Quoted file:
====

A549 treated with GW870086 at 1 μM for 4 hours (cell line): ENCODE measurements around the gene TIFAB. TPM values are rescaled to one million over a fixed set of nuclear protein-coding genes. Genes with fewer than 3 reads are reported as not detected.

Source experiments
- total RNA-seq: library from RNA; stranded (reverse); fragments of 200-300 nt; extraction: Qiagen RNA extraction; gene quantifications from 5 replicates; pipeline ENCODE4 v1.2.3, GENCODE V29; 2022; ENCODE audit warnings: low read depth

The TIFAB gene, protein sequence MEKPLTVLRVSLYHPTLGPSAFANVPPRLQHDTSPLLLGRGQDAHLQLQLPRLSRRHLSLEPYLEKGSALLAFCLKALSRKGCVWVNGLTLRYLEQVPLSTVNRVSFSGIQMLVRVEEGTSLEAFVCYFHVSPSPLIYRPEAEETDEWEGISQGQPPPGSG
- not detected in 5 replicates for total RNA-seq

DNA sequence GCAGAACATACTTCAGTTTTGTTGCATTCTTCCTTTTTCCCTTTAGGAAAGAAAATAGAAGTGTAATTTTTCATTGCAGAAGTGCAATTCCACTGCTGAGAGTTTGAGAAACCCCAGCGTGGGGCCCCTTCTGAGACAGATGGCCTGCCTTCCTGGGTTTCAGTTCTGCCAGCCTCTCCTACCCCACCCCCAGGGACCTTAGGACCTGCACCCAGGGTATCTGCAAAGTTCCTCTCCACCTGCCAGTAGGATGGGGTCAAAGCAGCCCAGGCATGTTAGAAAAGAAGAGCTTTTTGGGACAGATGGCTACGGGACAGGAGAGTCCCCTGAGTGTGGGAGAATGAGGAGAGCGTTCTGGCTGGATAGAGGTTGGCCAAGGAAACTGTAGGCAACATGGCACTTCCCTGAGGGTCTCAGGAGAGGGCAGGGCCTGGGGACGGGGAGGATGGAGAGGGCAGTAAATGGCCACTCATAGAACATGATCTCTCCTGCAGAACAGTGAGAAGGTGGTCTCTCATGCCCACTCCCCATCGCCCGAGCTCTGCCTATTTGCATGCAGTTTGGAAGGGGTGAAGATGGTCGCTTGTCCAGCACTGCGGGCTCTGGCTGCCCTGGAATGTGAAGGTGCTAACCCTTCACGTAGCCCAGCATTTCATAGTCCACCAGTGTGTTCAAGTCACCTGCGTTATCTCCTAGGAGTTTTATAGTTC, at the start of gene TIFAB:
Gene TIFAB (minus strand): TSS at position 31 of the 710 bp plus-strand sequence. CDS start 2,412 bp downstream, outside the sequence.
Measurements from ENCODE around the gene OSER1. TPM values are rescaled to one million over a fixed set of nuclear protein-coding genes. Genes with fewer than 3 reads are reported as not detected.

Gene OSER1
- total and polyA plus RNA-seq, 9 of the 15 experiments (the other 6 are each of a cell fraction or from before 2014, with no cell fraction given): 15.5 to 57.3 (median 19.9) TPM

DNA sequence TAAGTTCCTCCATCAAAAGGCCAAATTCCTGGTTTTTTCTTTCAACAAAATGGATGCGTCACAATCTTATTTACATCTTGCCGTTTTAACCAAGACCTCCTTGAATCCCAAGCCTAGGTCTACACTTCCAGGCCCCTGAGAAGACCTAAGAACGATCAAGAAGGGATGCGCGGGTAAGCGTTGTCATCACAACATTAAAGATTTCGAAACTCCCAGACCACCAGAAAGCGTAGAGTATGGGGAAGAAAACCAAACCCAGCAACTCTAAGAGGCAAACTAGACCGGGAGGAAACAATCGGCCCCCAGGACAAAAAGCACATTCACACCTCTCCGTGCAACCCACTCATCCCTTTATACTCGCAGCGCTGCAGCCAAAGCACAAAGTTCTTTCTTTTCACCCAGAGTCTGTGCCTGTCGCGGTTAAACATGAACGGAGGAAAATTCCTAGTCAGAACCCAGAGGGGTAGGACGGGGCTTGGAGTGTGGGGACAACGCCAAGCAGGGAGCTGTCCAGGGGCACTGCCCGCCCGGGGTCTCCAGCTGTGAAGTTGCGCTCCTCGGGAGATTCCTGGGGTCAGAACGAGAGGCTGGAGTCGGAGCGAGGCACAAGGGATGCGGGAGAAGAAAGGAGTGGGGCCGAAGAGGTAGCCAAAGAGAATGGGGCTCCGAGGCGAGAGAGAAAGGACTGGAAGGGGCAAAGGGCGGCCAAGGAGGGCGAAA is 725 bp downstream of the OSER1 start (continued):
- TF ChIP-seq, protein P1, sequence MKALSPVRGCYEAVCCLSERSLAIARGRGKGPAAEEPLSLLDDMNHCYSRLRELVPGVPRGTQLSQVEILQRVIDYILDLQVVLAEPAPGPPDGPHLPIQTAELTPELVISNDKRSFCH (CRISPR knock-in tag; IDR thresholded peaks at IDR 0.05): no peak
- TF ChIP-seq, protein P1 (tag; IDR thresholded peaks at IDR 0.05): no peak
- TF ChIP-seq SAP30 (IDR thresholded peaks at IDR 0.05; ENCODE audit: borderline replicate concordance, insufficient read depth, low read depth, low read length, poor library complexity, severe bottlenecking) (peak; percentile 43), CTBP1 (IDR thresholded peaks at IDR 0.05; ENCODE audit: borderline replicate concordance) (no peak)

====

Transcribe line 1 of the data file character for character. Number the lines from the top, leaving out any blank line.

A549 treated with GW870086 at 1 μM for 4 hours (cell line): ENCODE measurements around the gene TIFAB. TPM values are rescaled to one million over a fixed set of nuclear protein-coding genes. Genes with fewer than 3 reads are reported as not detected.